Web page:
The list goes on. Currently the FDA have banned 11 chemicals, the rest are simply up to the cosmetics industry to self-regulate. But what you’re thinking is what sort of effect does this have on our health? And more overly, if so many of these chemicals are mimicking hormones in the body, what is it doing to our endocrine systems?
A study by researchers, from the University of California, Berkeley, and Clinica de Salud del Valle de Salinas, compared body chemical levels with usage of chemical-containing products. The researchers noted that adult women but most especially female teenagers are at a greater risk of exposure as they are the largest group of cosmetic users and personal care items.
“Because women are the primary consumers of many personal care products, they may be disproportionately exposed to these chemicals,” said study lead author Kim Harley, associate director of the UC Berkeley Centre for Environmental Research and Children’s Health. “Teen girls may be at particular risk since it’s a time of rapid reproductive development, and research has suggested that they use more personal care products per day than the average adult woman.”
The study5 published in the journal Environmental Health Perspectives reviewed 100 teenagers who were given personal care products that were free of typical chemicals found in cosmetics and personal care products, phthalates, parabens, triclosan and oxybenzone. These chemicals are ubiquitous in everything from cosmetics to hair products, soaps and sunscreens. Previous studies had already shown interference from exposure to these chemicals in animals, those exposed presenting with endocrine issues.
The researchers took urine samples before the products were removed from the participant’s exposure. Then they gave the teenagers the low-chemical products to replace the chemical ones and tested their urine samples again, three days later.
The results were substantial.
The report noted.
Metabolites of diethyl phthalate, commonly used in fragrances, decreased 27 percent by the end of the trial period.
Methyl and propyl parabens, used as preservatives in cosmetics, dropped 44 and 45 percent respectively.
Both triclosan, found in antibacterial soaps and some brands of toothpaste, and benzophenone-3 (BP-3), found in some sunscreens under the name oxybenzone, fell 36 percent.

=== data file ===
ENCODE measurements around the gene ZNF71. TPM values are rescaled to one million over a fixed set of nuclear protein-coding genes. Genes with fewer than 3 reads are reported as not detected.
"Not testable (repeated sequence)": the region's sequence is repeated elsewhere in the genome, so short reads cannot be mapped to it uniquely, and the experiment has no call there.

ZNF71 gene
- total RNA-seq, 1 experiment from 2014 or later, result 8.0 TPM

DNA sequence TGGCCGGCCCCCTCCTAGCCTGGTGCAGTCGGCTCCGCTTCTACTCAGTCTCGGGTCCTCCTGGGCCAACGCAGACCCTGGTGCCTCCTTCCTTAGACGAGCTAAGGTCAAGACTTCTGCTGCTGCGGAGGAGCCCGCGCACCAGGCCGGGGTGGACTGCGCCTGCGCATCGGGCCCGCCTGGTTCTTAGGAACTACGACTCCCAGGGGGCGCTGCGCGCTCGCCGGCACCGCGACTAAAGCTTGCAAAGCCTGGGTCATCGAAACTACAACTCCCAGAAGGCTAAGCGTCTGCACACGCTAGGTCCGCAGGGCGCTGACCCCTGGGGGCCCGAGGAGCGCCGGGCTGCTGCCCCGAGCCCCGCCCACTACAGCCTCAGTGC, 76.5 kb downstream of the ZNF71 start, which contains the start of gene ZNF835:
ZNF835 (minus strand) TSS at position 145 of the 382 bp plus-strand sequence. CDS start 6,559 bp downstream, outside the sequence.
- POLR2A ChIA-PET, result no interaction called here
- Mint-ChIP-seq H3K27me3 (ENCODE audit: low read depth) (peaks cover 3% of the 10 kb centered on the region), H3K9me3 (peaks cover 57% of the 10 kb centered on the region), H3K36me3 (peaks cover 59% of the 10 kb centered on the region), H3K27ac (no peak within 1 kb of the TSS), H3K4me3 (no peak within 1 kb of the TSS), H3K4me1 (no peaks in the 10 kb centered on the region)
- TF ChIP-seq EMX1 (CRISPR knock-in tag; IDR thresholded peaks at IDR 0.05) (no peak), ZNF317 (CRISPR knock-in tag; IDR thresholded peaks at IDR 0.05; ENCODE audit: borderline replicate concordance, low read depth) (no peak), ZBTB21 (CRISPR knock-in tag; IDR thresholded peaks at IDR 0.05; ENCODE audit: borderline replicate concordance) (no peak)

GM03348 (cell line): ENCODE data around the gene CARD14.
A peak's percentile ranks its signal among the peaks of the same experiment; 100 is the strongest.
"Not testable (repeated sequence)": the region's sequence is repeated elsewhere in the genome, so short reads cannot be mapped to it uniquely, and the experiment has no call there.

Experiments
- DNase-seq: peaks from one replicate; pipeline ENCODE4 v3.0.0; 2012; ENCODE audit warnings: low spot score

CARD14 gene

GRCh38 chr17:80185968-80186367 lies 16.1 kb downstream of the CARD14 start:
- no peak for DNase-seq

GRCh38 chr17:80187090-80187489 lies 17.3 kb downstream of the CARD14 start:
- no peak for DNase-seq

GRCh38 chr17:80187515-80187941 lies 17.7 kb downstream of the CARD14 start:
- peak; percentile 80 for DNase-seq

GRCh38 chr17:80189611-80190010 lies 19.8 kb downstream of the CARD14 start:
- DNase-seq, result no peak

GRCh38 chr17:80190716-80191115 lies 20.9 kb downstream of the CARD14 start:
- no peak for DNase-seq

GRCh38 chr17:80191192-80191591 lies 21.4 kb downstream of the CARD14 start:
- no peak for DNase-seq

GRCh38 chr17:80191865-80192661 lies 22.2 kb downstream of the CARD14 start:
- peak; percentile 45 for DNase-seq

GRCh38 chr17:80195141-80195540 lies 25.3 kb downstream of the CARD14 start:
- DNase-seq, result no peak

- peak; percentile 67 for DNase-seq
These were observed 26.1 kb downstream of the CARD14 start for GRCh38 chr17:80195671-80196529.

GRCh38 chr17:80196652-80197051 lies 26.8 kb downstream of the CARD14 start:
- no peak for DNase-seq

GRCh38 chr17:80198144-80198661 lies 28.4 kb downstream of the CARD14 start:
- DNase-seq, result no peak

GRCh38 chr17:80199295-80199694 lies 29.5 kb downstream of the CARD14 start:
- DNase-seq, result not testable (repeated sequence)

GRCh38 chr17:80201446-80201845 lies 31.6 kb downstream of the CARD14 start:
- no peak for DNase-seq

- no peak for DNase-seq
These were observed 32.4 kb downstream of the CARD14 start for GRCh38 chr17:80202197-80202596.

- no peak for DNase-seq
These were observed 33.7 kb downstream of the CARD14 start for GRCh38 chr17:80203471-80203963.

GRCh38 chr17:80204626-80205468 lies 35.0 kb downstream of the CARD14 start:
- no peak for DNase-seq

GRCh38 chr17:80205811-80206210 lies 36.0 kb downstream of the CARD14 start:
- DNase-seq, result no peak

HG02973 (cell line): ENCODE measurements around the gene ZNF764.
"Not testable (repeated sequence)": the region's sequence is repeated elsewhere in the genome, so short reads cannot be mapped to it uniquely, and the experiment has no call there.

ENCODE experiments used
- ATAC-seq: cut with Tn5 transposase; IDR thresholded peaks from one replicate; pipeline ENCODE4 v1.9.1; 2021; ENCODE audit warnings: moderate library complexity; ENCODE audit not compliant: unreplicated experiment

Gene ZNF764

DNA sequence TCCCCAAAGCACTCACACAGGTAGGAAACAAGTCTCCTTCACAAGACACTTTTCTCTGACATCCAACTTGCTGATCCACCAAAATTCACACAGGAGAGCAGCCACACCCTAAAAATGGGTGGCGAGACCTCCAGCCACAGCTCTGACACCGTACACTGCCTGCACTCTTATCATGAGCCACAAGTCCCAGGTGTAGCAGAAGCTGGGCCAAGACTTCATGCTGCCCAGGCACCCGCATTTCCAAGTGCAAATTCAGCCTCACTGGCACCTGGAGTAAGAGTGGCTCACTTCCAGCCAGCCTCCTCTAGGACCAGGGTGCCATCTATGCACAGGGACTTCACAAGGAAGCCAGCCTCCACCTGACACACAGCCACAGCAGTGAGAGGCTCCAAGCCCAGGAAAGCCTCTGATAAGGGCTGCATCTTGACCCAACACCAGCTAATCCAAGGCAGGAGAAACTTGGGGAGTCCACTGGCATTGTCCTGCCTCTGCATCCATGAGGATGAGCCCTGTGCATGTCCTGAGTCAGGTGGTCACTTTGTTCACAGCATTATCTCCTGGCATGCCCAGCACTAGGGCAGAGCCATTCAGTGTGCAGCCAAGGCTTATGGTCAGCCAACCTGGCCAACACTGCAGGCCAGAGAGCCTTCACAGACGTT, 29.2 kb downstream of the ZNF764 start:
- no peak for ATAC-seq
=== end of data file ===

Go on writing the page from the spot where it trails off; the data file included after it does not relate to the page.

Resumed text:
“We know enough to be concerned about teen girls’ exposure to these chemicals. Sometimes it’s worth taking a precautionary approach, especially if there are easy changes people can make in the products they buy,” said Harley.
What this tells us is that the personal care products that teenage girls put on their bodies is absorbed by their bodies. But what it also indicates is that if we take the time to educate ourselves as consumers, by reading the labels on products and then making a choice to purchase lower chemical products, we can radically reduce our exposure to these toxins. Sometimes ignorance is not necessarily the bliss it’s cracked up to be.
 Phthalates and Cumulative Risk Assessment: The Tasks Ahead (2008) Committee on The Helth Risk of Phthalates Board on Enviromental Sutdies and Toxicology National Reearch council of the national Academies
 Report to the U.S. Consumer Product Safety Commission by the CHRONIC HAZARD ADVISORY PANEL ON PHTHALATES AND PHTHALATE ALTERNATIVES July 2014 U.S. Consumer Product Safety Commission Directorate for Health Sciences Bethesda, MD 20814
 Recent Advances on Endocrine Disrupting Effects of UV Filters Jiaying Wang,1,2 Liumeng Pan,1 Shenggan Wu,3 Liping Lu,1 Yiwen Xu,1 Yanye Zhu,1 Ming Guo,4 and Shulin Zhuang1,2,5,* Huixiao Hong, Academic Editor Int J Environ Res Public Health 2016 Aug; 13(8): 782.
 Reducing Phthalate, Paraben, and Phenol Exposure from Personal Care Products in Adolescent Girls: Findings from the HERMOSA Intervention Study Kim G. Harley,1 Katherine Kogut,1 Daniel S. Madrigal,1 Maritza Cardenas,1 Irene A. Vera,1 Gonzalo Meza-Alfaro,1 Jianwen She,2 Qi Gavin,2 Rana Zahedi,2 Asa Bradman,1 Brenda Eskenazi,1 and Kimberly L. Parra3 Environmental Health Perspectives, Oct 2016, Vol 124, Iss 10